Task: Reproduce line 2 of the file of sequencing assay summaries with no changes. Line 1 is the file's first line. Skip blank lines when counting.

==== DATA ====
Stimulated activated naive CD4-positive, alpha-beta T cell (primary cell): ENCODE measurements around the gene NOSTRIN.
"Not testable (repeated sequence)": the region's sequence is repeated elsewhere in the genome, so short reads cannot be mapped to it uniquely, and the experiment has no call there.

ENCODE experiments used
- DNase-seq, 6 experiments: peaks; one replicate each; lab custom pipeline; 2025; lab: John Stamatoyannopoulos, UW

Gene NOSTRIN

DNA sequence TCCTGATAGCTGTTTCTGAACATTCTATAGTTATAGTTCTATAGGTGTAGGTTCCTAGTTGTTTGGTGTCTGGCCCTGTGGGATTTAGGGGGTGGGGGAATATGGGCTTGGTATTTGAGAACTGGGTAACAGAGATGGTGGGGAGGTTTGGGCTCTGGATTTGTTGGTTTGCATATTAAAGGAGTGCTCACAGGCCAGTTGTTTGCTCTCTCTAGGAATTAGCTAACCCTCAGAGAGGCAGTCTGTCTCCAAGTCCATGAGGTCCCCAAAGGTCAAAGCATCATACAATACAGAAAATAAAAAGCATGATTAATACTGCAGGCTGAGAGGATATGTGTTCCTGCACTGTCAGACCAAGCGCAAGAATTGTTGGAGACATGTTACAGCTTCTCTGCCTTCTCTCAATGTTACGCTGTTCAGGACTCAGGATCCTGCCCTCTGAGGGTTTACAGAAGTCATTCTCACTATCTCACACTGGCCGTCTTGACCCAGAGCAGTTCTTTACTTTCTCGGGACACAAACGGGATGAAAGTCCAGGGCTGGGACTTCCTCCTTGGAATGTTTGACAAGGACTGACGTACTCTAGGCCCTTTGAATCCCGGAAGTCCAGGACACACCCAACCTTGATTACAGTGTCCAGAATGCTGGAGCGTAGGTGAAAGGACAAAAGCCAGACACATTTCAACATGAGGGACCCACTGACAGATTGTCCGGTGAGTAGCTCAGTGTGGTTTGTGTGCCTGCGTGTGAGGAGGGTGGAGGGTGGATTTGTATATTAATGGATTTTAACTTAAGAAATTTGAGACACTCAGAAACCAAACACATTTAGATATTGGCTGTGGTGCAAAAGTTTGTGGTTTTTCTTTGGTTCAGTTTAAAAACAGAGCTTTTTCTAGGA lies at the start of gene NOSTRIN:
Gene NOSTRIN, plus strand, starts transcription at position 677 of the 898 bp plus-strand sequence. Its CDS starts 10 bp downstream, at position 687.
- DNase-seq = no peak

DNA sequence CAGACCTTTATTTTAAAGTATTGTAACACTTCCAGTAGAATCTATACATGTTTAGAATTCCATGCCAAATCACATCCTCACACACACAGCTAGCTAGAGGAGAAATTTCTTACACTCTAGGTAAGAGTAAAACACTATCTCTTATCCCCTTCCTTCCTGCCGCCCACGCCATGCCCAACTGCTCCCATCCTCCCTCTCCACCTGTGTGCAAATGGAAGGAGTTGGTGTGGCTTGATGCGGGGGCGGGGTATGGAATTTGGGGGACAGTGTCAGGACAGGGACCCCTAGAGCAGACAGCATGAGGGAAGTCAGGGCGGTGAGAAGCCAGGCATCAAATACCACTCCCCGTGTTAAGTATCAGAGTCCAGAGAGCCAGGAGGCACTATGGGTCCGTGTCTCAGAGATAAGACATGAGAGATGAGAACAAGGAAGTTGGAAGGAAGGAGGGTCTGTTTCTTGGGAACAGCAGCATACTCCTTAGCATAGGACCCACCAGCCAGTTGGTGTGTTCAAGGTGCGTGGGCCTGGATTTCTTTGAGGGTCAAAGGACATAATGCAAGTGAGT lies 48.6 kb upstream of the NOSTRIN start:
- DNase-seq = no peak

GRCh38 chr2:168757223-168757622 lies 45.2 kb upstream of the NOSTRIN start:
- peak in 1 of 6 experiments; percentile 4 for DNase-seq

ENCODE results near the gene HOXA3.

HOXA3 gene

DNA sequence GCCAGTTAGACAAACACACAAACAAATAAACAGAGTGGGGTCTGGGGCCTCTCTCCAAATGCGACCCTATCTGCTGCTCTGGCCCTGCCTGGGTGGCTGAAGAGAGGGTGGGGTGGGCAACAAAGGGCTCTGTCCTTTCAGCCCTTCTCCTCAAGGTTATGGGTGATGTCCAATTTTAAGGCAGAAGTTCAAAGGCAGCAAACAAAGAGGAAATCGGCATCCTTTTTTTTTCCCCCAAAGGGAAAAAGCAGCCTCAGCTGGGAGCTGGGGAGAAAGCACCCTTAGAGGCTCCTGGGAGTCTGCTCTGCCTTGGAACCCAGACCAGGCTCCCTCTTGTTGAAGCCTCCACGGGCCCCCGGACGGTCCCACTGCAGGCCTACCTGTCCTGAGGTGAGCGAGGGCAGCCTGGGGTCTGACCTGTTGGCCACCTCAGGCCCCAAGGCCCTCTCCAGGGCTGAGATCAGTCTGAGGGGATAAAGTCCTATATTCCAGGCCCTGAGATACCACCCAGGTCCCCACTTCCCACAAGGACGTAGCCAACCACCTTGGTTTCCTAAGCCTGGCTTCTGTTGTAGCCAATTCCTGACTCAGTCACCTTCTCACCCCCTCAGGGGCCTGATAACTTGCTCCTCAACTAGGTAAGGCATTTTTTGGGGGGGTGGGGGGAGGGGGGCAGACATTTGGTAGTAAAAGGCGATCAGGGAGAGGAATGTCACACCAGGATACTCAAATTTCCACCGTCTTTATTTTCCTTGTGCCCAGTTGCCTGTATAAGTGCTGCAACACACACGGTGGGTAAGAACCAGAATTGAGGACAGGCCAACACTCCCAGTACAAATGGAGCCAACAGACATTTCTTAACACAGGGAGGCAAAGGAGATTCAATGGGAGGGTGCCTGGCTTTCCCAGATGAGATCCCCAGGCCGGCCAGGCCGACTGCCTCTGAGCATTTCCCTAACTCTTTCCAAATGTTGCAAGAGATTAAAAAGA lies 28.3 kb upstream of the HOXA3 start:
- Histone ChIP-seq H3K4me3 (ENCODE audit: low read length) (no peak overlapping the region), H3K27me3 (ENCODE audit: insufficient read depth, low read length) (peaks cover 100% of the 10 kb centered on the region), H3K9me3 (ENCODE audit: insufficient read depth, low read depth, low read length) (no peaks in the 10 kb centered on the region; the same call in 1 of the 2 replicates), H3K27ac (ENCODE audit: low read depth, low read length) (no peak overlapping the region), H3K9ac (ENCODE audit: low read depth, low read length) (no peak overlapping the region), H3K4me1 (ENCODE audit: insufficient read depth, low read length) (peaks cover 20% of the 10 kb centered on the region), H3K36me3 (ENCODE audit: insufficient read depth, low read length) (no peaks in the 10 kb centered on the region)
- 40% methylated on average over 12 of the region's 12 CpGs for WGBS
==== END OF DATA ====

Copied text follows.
"Not testable (repeated sequence)": the region's sequence is repeated elsewhere in the genome, so short reads cannot be mapped to it uniquely, and the experiment has no call there.